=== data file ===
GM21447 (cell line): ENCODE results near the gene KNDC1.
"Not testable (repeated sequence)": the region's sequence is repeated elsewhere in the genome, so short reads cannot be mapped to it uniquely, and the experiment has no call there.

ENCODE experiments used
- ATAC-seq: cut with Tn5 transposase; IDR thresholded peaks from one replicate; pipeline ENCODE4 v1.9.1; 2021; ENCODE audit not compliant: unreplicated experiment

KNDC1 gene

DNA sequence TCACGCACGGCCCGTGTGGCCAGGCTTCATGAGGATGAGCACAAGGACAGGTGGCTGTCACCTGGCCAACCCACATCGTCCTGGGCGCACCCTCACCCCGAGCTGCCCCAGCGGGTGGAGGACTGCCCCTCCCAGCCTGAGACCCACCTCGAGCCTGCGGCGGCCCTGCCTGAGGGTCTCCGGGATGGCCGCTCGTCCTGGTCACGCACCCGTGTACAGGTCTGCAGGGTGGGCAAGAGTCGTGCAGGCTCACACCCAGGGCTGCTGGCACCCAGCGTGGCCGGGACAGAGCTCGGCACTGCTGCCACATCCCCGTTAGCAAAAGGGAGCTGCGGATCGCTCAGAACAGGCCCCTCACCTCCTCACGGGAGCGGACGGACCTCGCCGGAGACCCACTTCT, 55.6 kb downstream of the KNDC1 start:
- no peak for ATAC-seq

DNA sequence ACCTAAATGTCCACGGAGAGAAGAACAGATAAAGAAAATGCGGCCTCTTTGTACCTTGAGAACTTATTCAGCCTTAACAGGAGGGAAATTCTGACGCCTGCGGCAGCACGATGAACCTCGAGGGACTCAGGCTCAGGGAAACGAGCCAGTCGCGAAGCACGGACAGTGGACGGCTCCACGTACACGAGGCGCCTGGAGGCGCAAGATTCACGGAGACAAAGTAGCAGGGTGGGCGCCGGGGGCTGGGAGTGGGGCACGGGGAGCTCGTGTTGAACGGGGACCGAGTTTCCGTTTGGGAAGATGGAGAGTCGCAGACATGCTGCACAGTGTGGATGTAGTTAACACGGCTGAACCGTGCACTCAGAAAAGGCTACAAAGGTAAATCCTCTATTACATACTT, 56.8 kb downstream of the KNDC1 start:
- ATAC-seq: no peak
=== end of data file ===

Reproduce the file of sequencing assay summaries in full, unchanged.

GM21447 (cell line): ENCODE results near the gene KNDC1.
"Not testable (repeated sequence)": the region's sequence is repeated elsewhere in the genome, so short reads cannot be mapped to it uniquely, and the experiment has no call there.

ENCODE experiments used
- ATAC-seq: cut with Tn5 transposase; IDR thresholded peaks from one replicate; pipeline ENCODE4 v1.9.1; 2021; ENCODE audit not compliant: unreplicated experiment

KNDC1 gene

DNA sequence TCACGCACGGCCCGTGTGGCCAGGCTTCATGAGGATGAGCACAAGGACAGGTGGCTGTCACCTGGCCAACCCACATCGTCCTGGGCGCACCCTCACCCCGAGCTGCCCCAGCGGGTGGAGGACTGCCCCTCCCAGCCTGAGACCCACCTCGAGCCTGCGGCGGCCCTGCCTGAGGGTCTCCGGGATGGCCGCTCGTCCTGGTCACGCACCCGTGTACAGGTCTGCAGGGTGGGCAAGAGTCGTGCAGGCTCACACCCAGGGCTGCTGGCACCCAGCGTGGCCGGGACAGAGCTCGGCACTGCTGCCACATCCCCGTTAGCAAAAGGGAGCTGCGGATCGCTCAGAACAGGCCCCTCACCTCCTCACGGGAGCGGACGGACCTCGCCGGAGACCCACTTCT, 55.6 kb downstream of the KNDC1 start:
- no peak for ATAC-seq

DNA sequence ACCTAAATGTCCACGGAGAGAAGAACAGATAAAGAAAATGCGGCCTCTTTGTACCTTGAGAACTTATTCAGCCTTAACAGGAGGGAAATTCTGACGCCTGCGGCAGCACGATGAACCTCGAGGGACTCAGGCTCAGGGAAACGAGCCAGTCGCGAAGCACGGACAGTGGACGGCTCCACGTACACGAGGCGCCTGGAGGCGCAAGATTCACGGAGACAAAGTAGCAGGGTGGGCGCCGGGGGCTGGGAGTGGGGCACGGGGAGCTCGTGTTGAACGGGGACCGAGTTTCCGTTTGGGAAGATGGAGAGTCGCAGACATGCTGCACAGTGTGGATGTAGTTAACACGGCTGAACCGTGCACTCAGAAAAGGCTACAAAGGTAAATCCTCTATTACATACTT, 56.8 kb downstream of the KNDC1 start:
- ATAC-seq: no peak